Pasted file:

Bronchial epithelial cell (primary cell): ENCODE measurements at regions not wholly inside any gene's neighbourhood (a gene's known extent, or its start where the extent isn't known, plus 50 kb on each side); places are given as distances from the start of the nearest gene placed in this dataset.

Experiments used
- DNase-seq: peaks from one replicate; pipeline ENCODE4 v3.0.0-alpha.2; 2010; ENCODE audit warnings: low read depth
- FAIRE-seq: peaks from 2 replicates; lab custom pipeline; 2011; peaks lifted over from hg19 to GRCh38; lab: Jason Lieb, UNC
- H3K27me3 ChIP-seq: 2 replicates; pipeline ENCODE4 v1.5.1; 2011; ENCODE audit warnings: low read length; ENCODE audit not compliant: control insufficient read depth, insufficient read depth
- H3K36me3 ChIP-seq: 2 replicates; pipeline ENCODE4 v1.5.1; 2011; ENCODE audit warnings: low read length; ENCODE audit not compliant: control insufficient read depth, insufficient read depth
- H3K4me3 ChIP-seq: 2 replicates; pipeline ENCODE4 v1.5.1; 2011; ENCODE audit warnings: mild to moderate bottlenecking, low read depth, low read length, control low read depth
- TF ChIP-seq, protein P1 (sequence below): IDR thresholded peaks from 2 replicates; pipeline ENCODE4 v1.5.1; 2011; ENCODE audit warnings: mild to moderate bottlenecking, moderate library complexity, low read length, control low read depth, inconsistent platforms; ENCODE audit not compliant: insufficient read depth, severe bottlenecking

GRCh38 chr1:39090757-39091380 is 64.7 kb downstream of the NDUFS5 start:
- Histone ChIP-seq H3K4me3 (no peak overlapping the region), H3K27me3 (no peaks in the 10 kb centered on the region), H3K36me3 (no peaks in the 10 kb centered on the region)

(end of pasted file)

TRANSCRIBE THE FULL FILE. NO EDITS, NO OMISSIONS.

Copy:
Bronchial epithelial cell (primary cell): ENCODE measurements at regions not wholly inside any gene's neighbourhood (a gene's known extent, or its start where the extent isn't known, plus 50 kb on each side); places are given as distances from the start of the nearest gene placed in this dataset.

Experiments used
- DNase-seq: peaks from one replicate; pipeline ENCODE4 v3.0.0-alpha.2; 2010; ENCODE audit warnings: low read depth
- FAIRE-seq: peaks from 2 replicates; lab custom pipeline; 2011; peaks lifted over from hg19 to GRCh38; lab: Jason Lieb, UNC
- H3K27me3 ChIP-seq: 2 replicates; pipeline ENCODE4 v1.5.1; 2011; ENCODE audit warnings: low read length; ENCODE audit not compliant: control insufficient read depth, insufficient read depth
- H3K36me3 ChIP-seq: 2 replicates; pipeline ENCODE4 v1.5.1; 2011; ENCODE audit warnings: low read length; ENCODE audit not compliant: control insufficient read depth, insufficient read depth
- H3K4me3 ChIP-seq: 2 replicates; pipeline ENCODE4 v1.5.1; 2011; ENCODE audit warnings: mild to moderate bottlenecking, low read depth, low read length, control low read depth
- TF ChIP-seq, protein P1 (sequence below): IDR thresholded peaks from 2 replicates; pipeline ENCODE4 v1.5.1; 2011; ENCODE audit warnings: mild to moderate bottlenecking, moderate library complexity, low read length, control low read depth, inconsistent platforms; ENCODE audit not compliant: insufficient read depth, severe bottlenecking

GRCh38 chr1:39090757-39091380 is 64.7 kb downstream of the NDUFS5 start:
- Histone ChIP-seq H3K4me3 (no peak overlapping the region), H3K27me3 (no peaks in the 10 kb centered on the region), H3K36me3 (no peaks in the 10 kb centered on the region)